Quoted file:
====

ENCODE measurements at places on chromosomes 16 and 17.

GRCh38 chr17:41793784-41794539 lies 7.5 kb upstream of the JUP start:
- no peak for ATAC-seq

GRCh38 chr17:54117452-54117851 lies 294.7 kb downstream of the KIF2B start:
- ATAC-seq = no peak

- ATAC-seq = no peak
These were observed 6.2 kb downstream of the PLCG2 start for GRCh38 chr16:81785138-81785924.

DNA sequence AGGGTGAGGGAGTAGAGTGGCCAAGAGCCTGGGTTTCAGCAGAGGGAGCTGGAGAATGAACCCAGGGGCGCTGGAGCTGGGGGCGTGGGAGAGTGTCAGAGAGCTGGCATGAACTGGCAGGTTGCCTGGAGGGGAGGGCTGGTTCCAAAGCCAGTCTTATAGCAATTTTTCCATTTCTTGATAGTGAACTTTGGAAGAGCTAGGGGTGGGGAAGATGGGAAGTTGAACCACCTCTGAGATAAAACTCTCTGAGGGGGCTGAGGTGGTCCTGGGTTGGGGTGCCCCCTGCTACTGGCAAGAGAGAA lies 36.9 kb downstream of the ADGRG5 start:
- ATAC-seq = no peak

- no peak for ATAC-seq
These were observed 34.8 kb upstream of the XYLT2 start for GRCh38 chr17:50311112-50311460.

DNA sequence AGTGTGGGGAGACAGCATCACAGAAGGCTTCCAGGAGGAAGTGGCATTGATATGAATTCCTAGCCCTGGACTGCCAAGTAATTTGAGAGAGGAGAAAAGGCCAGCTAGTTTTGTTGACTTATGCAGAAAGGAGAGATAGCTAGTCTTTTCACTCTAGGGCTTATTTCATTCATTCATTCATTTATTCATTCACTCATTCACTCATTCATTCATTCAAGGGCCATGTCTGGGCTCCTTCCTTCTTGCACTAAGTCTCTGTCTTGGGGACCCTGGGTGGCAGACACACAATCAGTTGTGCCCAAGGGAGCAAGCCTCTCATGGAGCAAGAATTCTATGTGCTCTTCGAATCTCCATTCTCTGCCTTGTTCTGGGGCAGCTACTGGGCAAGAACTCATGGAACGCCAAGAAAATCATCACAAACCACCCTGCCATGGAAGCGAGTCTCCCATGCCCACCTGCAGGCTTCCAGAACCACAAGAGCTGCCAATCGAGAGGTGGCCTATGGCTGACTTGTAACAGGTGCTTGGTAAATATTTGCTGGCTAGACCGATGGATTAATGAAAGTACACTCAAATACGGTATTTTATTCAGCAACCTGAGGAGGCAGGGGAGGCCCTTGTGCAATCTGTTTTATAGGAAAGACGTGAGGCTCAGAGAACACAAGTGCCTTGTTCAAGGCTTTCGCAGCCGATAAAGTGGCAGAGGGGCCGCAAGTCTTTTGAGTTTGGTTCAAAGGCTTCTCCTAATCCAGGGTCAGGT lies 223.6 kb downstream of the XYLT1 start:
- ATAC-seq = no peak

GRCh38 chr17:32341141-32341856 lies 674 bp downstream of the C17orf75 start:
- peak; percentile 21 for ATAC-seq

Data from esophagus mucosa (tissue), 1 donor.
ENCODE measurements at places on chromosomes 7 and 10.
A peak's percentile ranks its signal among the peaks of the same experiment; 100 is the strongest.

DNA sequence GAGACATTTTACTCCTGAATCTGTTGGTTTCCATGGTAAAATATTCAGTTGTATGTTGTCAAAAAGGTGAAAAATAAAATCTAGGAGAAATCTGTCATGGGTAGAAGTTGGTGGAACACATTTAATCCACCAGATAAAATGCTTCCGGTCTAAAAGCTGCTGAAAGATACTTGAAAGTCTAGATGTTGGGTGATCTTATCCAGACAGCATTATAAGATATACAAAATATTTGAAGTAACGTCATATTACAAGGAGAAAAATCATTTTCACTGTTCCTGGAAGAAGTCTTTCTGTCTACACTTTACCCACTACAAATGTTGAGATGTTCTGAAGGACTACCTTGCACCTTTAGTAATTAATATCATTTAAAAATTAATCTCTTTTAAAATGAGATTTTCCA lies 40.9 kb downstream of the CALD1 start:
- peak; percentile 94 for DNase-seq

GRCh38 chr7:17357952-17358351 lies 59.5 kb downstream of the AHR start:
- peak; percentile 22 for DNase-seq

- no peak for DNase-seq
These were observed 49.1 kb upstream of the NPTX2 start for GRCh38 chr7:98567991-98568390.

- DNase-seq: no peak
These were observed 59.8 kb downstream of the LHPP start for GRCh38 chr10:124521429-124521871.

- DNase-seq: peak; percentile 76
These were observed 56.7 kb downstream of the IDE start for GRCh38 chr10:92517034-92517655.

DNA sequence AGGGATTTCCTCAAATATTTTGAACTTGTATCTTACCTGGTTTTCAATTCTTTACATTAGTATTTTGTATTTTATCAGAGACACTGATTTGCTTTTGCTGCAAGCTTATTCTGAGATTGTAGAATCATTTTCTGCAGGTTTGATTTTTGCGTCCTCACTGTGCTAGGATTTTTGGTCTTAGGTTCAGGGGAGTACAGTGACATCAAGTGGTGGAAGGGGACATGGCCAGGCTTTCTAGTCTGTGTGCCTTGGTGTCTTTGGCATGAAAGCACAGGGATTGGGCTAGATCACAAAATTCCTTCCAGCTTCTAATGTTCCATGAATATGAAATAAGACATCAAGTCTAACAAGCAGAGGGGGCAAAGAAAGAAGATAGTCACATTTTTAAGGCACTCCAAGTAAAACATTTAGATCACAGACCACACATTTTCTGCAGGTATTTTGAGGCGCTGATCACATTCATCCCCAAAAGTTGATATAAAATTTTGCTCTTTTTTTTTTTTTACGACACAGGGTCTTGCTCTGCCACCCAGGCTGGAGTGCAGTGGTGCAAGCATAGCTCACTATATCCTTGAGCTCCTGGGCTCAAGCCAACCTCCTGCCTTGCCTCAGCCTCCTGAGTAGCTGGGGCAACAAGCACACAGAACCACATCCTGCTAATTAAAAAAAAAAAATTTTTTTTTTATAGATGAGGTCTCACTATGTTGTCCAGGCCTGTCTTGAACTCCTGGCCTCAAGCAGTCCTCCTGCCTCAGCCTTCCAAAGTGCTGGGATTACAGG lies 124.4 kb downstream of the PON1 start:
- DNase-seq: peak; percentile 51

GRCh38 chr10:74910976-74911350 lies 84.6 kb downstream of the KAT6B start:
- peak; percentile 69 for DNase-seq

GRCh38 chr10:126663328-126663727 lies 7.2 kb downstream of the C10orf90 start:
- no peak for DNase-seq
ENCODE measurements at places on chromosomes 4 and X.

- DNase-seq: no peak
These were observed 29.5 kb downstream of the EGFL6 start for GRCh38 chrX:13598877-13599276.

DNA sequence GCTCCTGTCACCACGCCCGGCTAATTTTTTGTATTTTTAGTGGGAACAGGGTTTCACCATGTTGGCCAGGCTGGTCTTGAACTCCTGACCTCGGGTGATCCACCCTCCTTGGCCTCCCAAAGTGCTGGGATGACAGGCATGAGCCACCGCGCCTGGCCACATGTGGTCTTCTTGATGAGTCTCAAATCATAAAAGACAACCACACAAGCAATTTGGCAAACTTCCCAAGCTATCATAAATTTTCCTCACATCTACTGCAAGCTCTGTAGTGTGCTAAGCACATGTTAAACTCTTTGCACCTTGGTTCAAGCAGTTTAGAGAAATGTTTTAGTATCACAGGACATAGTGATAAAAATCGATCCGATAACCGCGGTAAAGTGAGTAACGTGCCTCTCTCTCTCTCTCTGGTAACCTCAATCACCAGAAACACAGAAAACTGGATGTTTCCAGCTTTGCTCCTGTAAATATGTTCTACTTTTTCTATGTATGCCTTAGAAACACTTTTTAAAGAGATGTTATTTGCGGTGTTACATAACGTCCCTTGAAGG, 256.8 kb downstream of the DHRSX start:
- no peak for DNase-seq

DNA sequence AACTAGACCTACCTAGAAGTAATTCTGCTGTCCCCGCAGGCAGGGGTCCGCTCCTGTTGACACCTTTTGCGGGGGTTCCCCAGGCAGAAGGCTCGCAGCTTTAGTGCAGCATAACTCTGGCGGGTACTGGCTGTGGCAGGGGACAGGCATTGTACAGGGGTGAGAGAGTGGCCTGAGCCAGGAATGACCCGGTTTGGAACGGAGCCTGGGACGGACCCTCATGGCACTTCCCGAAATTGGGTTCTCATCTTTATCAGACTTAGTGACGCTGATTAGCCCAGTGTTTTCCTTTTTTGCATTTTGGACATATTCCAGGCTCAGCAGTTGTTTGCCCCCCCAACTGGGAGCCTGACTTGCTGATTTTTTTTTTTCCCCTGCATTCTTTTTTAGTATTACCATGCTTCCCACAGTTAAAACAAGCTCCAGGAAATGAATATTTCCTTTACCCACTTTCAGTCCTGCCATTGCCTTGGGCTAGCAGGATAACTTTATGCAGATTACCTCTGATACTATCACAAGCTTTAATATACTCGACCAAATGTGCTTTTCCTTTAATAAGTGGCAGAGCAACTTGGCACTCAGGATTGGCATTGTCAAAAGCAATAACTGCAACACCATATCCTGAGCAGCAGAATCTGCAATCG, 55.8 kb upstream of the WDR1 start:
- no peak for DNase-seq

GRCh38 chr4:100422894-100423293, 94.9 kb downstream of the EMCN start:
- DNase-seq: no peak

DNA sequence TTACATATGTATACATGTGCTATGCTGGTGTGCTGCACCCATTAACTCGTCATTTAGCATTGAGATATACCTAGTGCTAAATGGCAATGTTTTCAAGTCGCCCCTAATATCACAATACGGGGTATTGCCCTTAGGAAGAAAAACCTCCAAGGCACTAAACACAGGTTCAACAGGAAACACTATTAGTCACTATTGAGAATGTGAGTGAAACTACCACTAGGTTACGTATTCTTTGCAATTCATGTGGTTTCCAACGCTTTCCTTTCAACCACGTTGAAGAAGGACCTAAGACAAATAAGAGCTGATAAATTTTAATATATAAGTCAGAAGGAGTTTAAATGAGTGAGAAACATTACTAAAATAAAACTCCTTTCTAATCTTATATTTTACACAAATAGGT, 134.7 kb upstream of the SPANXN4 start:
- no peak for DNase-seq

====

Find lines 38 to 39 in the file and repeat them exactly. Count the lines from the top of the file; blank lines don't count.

DNA sequence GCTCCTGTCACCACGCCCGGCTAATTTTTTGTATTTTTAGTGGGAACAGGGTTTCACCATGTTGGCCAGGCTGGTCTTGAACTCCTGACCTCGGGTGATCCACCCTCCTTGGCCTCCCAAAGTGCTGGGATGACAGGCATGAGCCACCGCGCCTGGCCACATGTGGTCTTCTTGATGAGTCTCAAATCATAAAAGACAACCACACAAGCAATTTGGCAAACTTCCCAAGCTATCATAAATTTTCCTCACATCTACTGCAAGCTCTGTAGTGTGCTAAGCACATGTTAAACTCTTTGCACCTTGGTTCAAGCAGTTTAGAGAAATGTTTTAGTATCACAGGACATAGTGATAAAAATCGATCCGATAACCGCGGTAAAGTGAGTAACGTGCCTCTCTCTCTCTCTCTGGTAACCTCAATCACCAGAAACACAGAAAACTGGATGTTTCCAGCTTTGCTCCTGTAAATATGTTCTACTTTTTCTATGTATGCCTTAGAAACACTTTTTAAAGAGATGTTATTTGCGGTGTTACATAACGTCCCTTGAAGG, 256.8 kb downstream of the DHRSX start:
- no peak for DNase-seq